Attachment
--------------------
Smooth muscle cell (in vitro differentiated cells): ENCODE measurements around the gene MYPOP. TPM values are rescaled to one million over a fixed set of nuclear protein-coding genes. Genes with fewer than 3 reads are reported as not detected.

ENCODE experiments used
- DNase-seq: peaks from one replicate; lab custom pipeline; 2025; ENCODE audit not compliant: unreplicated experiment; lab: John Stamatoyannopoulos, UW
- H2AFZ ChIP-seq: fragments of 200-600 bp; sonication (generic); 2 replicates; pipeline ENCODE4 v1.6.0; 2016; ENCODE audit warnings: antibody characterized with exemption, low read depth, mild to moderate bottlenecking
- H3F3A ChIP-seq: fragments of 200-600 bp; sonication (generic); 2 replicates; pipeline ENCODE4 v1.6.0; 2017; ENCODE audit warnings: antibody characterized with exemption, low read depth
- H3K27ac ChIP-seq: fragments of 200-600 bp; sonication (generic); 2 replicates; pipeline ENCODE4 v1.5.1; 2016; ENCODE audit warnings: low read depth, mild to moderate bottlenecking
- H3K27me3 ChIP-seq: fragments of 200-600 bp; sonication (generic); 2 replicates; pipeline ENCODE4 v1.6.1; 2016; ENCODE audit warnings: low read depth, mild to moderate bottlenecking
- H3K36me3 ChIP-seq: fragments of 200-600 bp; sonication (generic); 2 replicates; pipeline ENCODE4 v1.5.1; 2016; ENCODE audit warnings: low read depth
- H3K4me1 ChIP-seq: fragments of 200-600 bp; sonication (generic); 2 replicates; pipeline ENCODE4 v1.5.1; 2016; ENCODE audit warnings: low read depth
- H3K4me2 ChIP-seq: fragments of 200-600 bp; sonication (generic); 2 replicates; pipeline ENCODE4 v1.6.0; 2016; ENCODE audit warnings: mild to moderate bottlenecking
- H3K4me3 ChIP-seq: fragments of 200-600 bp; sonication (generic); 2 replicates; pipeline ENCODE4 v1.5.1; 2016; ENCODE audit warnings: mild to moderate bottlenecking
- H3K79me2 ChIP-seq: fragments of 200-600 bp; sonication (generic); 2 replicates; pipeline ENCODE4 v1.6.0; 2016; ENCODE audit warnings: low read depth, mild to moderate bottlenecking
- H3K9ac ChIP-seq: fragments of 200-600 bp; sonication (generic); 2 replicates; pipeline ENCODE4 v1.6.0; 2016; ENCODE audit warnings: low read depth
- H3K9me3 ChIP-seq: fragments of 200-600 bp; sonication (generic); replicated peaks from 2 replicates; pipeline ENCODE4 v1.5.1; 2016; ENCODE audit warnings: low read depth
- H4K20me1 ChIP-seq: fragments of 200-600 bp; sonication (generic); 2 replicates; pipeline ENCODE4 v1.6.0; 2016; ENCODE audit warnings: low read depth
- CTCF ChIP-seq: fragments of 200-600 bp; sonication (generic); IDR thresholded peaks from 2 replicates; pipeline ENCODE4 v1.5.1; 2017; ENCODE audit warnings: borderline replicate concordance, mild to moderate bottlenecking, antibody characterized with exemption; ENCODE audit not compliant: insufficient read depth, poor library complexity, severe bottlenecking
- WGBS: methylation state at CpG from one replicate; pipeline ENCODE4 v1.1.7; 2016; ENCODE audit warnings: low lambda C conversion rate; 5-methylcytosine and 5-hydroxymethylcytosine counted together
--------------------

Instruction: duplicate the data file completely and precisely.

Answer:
Smooth muscle cell (in vitro differentiated cells): ENCODE measurements around the gene MYPOP. TPM values are rescaled to one million over a fixed set of nuclear protein-coding genes. Genes with fewer than 3 reads are reported as not detected.

ENCODE experiments used
- DNase-seq: peaks from one replicate; lab custom pipeline; 2025; ENCODE audit not compliant: unreplicated experiment; lab: John Stamatoyannopoulos, UW
- H2AFZ ChIP-seq: fragments of 200-600 bp; sonication (generic); 2 replicates; pipeline ENCODE4 v1.6.0; 2016; ENCODE audit warnings: antibody characterized with exemption, low read depth, mild to moderate bottlenecking
- H3F3A ChIP-seq: fragments of 200-600 bp; sonication (generic); 2 replicates; pipeline ENCODE4 v1.6.0; 2017; ENCODE audit warnings: antibody characterized with exemption, low read depth
- H3K27ac ChIP-seq: fragments of 200-600 bp; sonication (generic); 2 replicates; pipeline ENCODE4 v1.5.1; 2016; ENCODE audit warnings: low read depth, mild to moderate bottlenecking
- H3K27me3 ChIP-seq: fragments of 200-600 bp; sonication (generic); 2 replicates; pipeline ENCODE4 v1.6.1; 2016; ENCODE audit warnings: low read depth, mild to moderate bottlenecking
- H3K36me3 ChIP-seq: fragments of 200-600 bp; sonication (generic); 2 replicates; pipeline ENCODE4 v1.5.1; 2016; ENCODE audit warnings: low read depth
- H3K4me1 ChIP-seq: fragments of 200-600 bp; sonication (generic); 2 replicates; pipeline ENCODE4 v1.5.1; 2016; ENCODE audit warnings: low read depth
- H3K4me2 ChIP-seq: fragments of 200-600 bp; sonication (generic); 2 replicates; pipeline ENCODE4 v1.6.0; 2016; ENCODE audit warnings: mild to moderate bottlenecking
- H3K4me3 ChIP-seq: fragments of 200-600 bp; sonication (generic); 2 replicates; pipeline ENCODE4 v1.5.1; 2016; ENCODE audit warnings: mild to moderate bottlenecking
- H3K79me2 ChIP-seq: fragments of 200-600 bp; sonication (generic); 2 replicates; pipeline ENCODE4 v1.6.0; 2016; ENCODE audit warnings: low read depth, mild to moderate bottlenecking
- H3K9ac ChIP-seq: fragments of 200-600 bp; sonication (generic); 2 replicates; pipeline ENCODE4 v1.6.0; 2016; ENCODE audit warnings: low read depth
- H3K9me3 ChIP-seq: fragments of 200-600 bp; sonication (generic); replicated peaks from 2 replicates; pipeline ENCODE4 v1.5.1; 2016; ENCODE audit warnings: low read depth
- H4K20me1 ChIP-seq: fragments of 200-600 bp; sonication (generic); 2 replicates; pipeline ENCODE4 v1.6.0; 2016; ENCODE audit warnings: low read depth
- CTCF ChIP-seq: fragments of 200-600 bp; sonication (generic); IDR thresholded peaks from 2 replicates; pipeline ENCODE4 v1.5.1; 2017; ENCODE audit warnings: borderline replicate concordance, mild to moderate bottlenecking, antibody characterized with exemption; ENCODE audit not compliant: insufficient read depth, poor library complexity, severe bottlenecking
- WGBS: methylation state at CpG from one replicate; pipeline ENCODE4 v1.1.7; 2016; ENCODE audit warnings: low lambda C conversion rate; 5-methylcytosine and 5-hydroxymethylcytosine counted together